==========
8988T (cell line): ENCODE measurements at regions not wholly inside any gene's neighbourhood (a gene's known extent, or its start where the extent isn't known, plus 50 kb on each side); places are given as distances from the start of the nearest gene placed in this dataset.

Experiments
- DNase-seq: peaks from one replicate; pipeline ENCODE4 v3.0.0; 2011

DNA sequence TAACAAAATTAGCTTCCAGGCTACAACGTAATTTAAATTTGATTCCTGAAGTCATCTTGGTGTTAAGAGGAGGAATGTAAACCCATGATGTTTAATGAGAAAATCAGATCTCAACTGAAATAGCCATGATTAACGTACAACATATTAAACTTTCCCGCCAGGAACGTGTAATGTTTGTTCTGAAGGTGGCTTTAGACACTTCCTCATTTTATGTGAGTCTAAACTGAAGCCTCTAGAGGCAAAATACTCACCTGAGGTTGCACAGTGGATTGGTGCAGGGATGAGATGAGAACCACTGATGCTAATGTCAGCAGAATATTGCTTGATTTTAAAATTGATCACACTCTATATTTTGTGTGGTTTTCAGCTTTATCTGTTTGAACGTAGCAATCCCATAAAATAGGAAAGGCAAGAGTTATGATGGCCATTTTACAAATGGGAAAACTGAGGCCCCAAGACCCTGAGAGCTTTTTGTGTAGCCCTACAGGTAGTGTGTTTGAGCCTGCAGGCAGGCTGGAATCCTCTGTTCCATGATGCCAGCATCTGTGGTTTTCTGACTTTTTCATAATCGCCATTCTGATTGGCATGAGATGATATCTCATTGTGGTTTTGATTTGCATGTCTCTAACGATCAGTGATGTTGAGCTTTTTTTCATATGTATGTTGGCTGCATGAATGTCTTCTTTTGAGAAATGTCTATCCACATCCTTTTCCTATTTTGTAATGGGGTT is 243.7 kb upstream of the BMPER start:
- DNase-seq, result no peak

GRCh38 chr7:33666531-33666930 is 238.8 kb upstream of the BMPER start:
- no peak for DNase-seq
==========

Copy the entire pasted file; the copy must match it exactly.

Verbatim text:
8988T (cell line): ENCODE measurements at regions not wholly inside any gene's neighbourhood (a gene's known extent, or its start where the extent isn't known, plus 50 kb on each side); places are given as distances from the start of the nearest gene placed in this dataset.

Experiments
- DNase-seq: peaks from one replicate; pipeline ENCODE4 v3.0.0; 2011

DNA sequence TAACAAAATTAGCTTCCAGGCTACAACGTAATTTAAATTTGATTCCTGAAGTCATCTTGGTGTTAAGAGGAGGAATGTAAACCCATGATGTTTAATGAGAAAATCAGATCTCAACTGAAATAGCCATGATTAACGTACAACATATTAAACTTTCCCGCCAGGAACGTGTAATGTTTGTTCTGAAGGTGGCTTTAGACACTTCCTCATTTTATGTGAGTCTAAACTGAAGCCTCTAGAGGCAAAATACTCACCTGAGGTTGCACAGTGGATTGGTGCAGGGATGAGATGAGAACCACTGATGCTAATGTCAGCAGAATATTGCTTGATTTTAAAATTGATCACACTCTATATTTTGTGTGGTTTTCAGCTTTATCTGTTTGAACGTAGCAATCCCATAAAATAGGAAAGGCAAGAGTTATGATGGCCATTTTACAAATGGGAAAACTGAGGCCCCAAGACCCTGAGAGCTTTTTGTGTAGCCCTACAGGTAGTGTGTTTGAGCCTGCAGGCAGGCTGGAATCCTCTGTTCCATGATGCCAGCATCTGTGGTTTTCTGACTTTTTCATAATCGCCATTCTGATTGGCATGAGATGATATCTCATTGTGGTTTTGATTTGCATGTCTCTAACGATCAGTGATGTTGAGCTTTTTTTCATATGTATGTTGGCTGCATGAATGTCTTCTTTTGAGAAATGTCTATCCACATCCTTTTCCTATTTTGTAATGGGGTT is 243.7 kb upstream of the BMPER start:
- DNase-seq, result no peak

GRCh38 chr7:33666531-33666930 is 238.8 kb upstream of the BMPER start:
- no peak for DNase-seq